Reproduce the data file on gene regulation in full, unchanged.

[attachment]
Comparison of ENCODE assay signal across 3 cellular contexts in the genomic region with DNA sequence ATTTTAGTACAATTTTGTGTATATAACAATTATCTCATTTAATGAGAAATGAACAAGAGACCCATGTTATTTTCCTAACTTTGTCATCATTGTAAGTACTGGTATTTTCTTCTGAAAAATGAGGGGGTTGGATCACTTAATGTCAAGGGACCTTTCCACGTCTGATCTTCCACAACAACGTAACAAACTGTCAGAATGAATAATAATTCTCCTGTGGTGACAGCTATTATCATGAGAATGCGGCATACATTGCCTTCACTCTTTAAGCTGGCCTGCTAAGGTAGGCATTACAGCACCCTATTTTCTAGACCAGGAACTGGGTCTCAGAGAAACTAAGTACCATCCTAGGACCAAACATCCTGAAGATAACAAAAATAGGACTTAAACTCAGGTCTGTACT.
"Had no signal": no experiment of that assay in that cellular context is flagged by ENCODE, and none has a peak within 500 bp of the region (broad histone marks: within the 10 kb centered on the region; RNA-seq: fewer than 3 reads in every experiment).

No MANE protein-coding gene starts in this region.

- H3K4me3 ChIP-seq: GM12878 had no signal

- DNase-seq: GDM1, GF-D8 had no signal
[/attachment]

Comparison of ENCODE assay signal across 3 cellular contexts in the genomic region with DNA sequence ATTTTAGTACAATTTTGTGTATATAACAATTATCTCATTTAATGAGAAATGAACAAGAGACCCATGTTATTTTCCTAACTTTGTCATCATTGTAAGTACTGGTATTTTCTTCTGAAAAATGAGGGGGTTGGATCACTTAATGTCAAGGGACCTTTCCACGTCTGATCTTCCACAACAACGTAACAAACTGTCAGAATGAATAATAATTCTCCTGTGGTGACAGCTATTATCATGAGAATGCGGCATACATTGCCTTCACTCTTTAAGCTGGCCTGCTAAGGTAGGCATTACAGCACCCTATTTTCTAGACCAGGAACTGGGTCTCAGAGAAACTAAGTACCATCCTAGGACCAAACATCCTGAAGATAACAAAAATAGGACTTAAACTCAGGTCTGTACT.
"Had no signal": no experiment of that assay in that cellular context is flagged by ENCODE, and none has a peak within 500 bp of the region (broad histone marks: within the 10 kb centered on the region; RNA-seq: fewer than 3 reads in every experiment).

No MANE protein-coding gene starts in this region.

- H3K4me3 ChIP-seq: GM12878 had no signal

- DNase-seq: GDM1, GF-D8 had no signal